The big lie about Canada's health care system

COMMENTARY

Recently Canadian Shona Holmes, 45, has become the poster woman for privately administered health care in the US. She has appeared in TV advertising, media interviews and Republican Party press conferences urging Americans to reject a government administered health care system.

Holmes says she was unable to get the urgent care she required for a deadly brain tumor and accompanying loss of vision and was forced to go to the US for life saving surgery. In Canada she was forced to wait 6 months to see a specialist while at the Mayo clinic in the US she got help within 2 days. “If I’d relied on my government health care, I’d be dead”, she explained in a TV commercial sponsored and paid for by the Americans for Prosperity Foundation.

She claims that government health care comes at a heavy price -- lack of access --lamenting the inability to buy private insurance to get quick care. “My agenda, if I have one, is to tell them (Americans), be careful what you wish for,” she told the Washington Times.

As an ordinary, working-class Canadian, I want to tell Americans that what Holmes is saying is largely false and misleading. Basic health care is provided to all people who need it in Canada, regardless of income, class and employment status. Few die because they are denied health care, unlike the US. Long waiting lists for some medical procedures and to see certain specialists do exist which has caused suffering. Some preventable deaths have occurred in hospital emergency rooms because of heavy patient loads, according to emergency ward doctors. However, these defects exist not because of socialized medicine but are due to government under funding.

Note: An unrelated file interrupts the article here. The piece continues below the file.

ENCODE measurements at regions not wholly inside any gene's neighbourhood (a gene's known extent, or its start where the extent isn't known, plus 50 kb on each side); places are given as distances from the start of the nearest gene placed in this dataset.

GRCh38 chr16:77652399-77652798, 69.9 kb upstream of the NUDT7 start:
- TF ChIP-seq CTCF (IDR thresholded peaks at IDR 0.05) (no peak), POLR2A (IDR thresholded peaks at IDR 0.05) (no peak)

In the early 1990s, Liberal Party governments implemented massive cuts to unemployment insurance, health care, education and other social programs. They chopped transfer payments to the provinces which administer health care and depend on federal funds. Right-wing provincial governments joined in by removing medical services from provincial funding. In the meantime, the population has grown while overall funding has decreased.

If people cannot access medical services, it is because they are no longer covered by provincial medical plans and they do not have the money to pay for the services themselves. One friend of mine who suffers from sleep apnea cannot get the surgery he requires to fix the problem because the British Columbian (BC) medical service plan will not cover the operation, not considered a life threatening condition. Because his sleep deprived body will not allow him to work, he does not have the $6,000 to pay for the surgery he needs. In BC, where I live, all sorts of medical services, from eye exams to chiropractor services, have been removed from public funding.

Holme’s is also misleading people about her so called life threatening ordeal. She was diagnosed with a Rathkes cleft in 1998, not a life threatening brain tumor. According to the John Wayne Cancer Center, “Rathkes cleft cysts are not true tumors or neoplasms; instead they are benign cysts. Dr. Roland del Maestro, Director of the Montreal Neurological Institute’s Brain Research Department believes that Holmes exaggerated her condition. He told the Canadian Broadcasting Corporation (CBC) that Holme’s lesion was benign, slow growing and did not require urgent attention.